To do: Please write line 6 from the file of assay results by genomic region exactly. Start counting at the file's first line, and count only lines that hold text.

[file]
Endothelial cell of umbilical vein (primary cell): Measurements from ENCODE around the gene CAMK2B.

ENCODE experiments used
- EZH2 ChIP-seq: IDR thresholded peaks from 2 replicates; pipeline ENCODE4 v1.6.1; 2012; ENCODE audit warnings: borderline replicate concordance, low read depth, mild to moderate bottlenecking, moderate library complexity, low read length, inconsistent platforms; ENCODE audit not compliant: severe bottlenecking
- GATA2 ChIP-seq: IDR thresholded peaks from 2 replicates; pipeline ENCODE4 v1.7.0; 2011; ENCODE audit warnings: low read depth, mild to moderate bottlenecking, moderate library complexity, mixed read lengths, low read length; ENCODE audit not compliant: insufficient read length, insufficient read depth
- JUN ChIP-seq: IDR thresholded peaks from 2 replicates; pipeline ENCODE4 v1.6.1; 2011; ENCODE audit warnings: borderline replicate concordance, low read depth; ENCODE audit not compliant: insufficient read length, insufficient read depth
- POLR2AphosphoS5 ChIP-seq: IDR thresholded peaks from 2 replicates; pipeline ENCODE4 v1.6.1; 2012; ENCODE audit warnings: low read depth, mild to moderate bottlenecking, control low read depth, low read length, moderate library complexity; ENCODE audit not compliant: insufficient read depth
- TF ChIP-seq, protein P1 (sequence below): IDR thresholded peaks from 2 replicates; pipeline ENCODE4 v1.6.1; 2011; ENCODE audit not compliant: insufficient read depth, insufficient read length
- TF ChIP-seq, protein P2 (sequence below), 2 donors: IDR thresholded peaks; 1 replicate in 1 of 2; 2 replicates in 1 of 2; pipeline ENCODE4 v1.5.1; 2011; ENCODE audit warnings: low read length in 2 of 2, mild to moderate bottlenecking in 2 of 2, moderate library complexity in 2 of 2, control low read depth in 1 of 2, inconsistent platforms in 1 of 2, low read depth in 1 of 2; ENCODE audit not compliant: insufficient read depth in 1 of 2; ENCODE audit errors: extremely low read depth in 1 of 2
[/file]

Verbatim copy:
- POLR2AphosphoS5 ChIP-seq: IDR thresholded peaks from 2 replicates; pipeline ENCODE4 v1.6.1; 2012; ENCODE audit warnings: low read depth, mild to moderate bottlenecking, control low read depth, low read length, moderate library complexity; ENCODE audit not compliant: insufficient read depth